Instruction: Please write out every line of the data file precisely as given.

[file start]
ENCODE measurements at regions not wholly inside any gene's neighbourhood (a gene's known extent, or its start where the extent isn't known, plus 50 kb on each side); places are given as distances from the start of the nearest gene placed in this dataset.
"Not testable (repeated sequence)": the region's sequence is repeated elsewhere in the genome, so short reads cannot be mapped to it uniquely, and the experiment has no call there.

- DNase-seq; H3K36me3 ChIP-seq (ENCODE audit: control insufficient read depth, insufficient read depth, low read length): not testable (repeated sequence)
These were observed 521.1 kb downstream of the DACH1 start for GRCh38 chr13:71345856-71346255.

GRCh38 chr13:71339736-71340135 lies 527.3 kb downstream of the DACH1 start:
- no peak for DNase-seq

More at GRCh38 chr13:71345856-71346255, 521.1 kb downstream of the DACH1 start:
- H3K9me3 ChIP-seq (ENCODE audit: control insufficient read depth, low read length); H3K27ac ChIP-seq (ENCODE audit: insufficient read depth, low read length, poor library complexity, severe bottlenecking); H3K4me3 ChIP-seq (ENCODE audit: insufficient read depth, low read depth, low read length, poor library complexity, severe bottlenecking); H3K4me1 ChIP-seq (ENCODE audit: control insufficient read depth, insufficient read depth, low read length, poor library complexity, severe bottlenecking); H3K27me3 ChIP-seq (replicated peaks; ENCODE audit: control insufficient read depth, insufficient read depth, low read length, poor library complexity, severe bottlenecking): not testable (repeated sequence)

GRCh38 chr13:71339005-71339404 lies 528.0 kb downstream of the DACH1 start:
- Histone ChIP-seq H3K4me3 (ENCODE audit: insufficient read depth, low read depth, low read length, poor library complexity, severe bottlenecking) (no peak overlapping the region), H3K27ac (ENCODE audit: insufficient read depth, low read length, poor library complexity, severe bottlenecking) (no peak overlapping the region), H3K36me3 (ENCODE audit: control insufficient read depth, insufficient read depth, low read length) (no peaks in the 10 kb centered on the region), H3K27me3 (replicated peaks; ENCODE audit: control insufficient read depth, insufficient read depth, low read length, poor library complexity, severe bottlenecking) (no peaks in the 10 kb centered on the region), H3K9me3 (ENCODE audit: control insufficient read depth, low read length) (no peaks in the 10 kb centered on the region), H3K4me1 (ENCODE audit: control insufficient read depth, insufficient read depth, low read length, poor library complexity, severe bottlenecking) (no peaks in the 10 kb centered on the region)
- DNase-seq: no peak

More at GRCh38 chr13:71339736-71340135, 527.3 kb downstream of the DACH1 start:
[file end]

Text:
ENCODE measurements at regions not wholly inside any gene's neighbourhood (a gene's known extent, or its start where the extent isn't known, plus 50 kb on each side); places are given as distances from the start of the nearest gene placed in this dataset.
"Not testable (repeated sequence)": the region's sequence is repeated elsewhere in the genome, so short reads cannot be mapped to it uniquely, and the experiment has no call there.

- DNase-seq; H3K36me3 ChIP-seq (ENCODE audit: control insufficient read depth, insufficient read depth, low read length): not testable (repeated sequence)
These were observed 521.1 kb downstream of the DACH1 start for GRCh38 chr13:71345856-71346255.

GRCh38 chr13:71339736-71340135 lies 527.3 kb downstream of the DACH1 start:
- no peak for DNase-seq

More at GRCh38 chr13:71345856-71346255, 521.1 kb downstream of the DACH1 start:
- H3K9me3 ChIP-seq (ENCODE audit: control insufficient read depth, low read length); H3K27ac ChIP-seq (ENCODE audit: insufficient read depth, low read length, poor library complexity, severe bottlenecking); H3K4me3 ChIP-seq (ENCODE audit: insufficient read depth, low read depth, low read length, poor library complexity, severe bottlenecking); H3K4me1 ChIP-seq (ENCODE audit: control insufficient read depth, insufficient read depth, low read length, poor library complexity, severe bottlenecking); H3K27me3 ChIP-seq (replicated peaks; ENCODE audit: control insufficient read depth, insufficient read depth, low read length, poor library complexity, severe bottlenecking): not testable (repeated sequence)

GRCh38 chr13:71339005-71339404 lies 528.0 kb downstream of the DACH1 start:
- Histone ChIP-seq H3K4me3 (ENCODE audit: insufficient read depth, low read depth, low read length, poor library complexity, severe bottlenecking) (no peak overlapping the region), H3K27ac (ENCODE audit: insufficient read depth, low read length, poor library complexity, severe bottlenecking) (no peak overlapping the region), H3K36me3 (ENCODE audit: control insufficient read depth, insufficient read depth, low read length) (no peaks in the 10 kb centered on the region), H3K27me3 (replicated peaks; ENCODE audit: control insufficient read depth, insufficient read depth, low read length, poor library complexity, severe bottlenecking) (no peaks in the 10 kb centered on the region), H3K9me3 (ENCODE audit: control insufficient read depth, low read length) (no peaks in the 10 kb centered on the region), H3K4me1 (ENCODE audit: control insufficient read depth, insufficient read depth, low read length, poor library complexity, severe bottlenecking) (no peaks in the 10 kb centered on the region)
- DNase-seq: no peak

More at GRCh38 chr13:71339736-71340135, 527.3 kb downstream of the DACH1 start: